London's heart of stone

 

CRAFT WORK:More than 700 years ago, an Irish sculptor built a cross that came to mark the heart of London. Now sculptor Stephen Burke has followed in his footsteps by restoring its modern counterpart, writes MICHAEL MURRAY-FENNELL

‘DRIPPING WITH ornament” is Stephen Burke’s description of the massive stone cross outside London’s Charing Cross station that he has helped to restore. Over the past 10 months, the 32-year-old Irish sculptor worked high above the capital’s red buses and black taxis, re-creating elements of the cross that were destroyed by decades of pollution and pigeon droppings.

The original cross was built by king Edward I in 1290 in memory of his wife, queen Eleanor of Castile, who succumbed to a fever while on a tour of northern England. The queen accompanied Edward on his Crusade, bore him 15 children and – it was said – even sucked poison from his wounds following a failed assassination attempt. “I loved her dearly during her lifetime,” a distraught Edward wrote. “I shall not cease to love her now that she is dead.”

As Eleanor’s funeral procession made its way to Westminster Abbey it stopped at 12 points, where the king subsequently erected monuments. These came to be called the Eleanor Crosses, the last and most splendid of which was built within sight of the abbey, in Charing village. As London grew, the village was swallowed up and soon the cross at Charing became the official epicentre of the city, the point from which distances to and from the capital were measured.

Medieval master craftsman William of Ireland was responsible for carving the elaborate decoration on the cross so it is fitting that Burke is following in his footsteps. Yet the Charing Cross that Burke worked on is not the original. It was destroyed in 1647 during the English civil war. A lavish replacement was built more than 200 years later, a marketing tool designed to promote the new Charing Cross Hotel and to tap into a Victorian reverence for all things medieval.

Today, courtesy of Burke, a delightful new angel, hands clasped in prayer and in the image of Eleanor, now adorns the cross. Freshly carved griffins, castles and lions pepper the monument, and new oak and ivy leaves, roses and orchids replace those worn away by the elements.

The restoration was a subtle and delicate process. “You end up carving quite abstract forms to arrive at something that can be read from the ground,” Burke says. “It’s a challenge.”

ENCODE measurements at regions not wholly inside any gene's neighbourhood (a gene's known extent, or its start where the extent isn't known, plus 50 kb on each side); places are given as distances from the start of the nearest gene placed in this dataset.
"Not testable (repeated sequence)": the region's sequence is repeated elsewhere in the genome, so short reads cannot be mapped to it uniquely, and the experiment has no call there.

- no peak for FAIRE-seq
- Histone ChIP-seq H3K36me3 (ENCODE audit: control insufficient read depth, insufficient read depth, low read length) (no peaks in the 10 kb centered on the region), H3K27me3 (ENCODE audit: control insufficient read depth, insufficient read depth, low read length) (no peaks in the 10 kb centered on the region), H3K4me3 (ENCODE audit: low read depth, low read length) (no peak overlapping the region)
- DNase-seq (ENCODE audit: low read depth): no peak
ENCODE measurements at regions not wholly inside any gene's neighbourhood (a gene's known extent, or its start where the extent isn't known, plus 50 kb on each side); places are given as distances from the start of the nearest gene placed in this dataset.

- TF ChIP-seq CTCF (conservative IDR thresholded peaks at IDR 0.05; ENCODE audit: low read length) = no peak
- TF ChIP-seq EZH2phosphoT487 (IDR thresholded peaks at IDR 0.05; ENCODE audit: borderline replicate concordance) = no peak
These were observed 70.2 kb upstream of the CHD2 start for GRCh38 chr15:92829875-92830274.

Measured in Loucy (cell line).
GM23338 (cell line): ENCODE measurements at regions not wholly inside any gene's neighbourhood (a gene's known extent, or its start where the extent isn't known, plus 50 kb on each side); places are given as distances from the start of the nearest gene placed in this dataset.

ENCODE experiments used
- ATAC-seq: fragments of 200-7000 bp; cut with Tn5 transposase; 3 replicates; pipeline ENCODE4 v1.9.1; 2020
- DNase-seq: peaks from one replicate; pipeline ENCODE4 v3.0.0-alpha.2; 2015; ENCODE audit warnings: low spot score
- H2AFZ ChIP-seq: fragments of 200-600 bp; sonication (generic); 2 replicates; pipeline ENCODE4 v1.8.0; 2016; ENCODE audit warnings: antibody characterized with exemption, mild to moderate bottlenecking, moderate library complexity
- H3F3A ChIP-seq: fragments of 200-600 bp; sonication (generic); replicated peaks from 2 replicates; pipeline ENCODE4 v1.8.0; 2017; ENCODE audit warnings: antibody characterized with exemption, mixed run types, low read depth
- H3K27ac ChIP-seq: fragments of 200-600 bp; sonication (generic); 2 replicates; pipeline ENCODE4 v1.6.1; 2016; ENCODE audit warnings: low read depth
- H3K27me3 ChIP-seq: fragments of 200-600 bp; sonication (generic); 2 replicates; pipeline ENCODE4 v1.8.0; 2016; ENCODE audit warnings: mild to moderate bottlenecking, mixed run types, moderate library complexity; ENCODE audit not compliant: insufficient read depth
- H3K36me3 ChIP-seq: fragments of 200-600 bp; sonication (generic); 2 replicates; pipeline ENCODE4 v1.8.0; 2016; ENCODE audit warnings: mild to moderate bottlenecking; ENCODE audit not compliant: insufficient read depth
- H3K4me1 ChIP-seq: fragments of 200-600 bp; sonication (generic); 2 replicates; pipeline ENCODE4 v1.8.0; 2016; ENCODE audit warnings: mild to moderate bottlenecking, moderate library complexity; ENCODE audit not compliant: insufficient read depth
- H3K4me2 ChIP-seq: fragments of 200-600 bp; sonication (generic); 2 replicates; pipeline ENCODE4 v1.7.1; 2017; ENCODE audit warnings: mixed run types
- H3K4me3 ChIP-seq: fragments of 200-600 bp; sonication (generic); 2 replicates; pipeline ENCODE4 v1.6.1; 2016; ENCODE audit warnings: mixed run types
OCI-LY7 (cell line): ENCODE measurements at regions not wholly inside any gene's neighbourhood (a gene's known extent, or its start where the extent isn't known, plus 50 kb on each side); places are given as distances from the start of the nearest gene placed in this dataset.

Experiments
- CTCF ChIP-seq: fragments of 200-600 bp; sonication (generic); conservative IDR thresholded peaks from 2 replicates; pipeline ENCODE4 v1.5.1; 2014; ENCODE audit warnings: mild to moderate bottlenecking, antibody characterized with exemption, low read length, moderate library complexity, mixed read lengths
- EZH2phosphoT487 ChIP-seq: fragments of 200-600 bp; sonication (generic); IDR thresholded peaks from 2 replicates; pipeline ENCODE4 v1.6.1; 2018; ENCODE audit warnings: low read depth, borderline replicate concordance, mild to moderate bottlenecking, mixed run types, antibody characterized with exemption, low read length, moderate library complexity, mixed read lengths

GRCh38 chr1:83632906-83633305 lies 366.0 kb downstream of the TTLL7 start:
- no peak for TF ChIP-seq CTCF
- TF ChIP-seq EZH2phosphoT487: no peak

During the restoration, he discovered a business card left by one of his 19th-century predecessors behind a weathered shield. Carved into a piece of tile was the signature, “S Manley, 1865”. Burke has nothing but praise for the skill of Manley, pointing out one of the elaborate niches halfway up that houses a life-sized statue of Eleanor. “The way those arches spring out, the geometry there is wonderful. It’s a complicated piece of work and it’s great that they didn’t shy away from it and think, ‘aw, we’ll just do it the easy way’.”

So does he consider himself to be continuing the tradition of Manley and William of Ireland? “To be honest, the nostalgia and ‘ye olde crafte’ thing bores me,” Burke laughs, adding: “I was drawn towards the material of stone, how it behaves, what you can do with it.”

Burke’s first workshop was in his back garden in Bray. He first picked up the chisel at 16. “I used to buy old pieces of stone at the quarries, lug them home and then carve and carve and carve. Everything from letters to pillars to bowls.” After studying fine art at DIT and Cork’s Crawford College of Art and Design, he enrolled at the City and Guilds of London Art School for a three-year diploma in architectural stone-carving. “I got a great breadth of knowledge at art college but I wanted to learn more about stone.”

Burke left City and Guilds with a first and still returns there occasionally to teach. Today, his chisel is for hire but the marketplace for carving is radically different from when the Charing Crosses were erected. “Cost is a big factor,” he says. “Nowadays, carving on a contemporary new build is no longer in demand.” Evidence of this is directly opposite the Charing Cross, where a new office block has gone up, one bland and unadorned slab of stone placed on top of the other.

The ornate Charing Cross stands as a rebuke to that style of building. The scaffolding has come down, revealing the majestic monument completely refreshed. Before the final shield with the Queen’s coat of arms was fixed into position, Stephen’s name and that of his fellow craftsmen were carved into the back of it. Whether in another 145 years, the cross will need some more tender loving care and Burke’s name will be uncovered is anyone’s guess.

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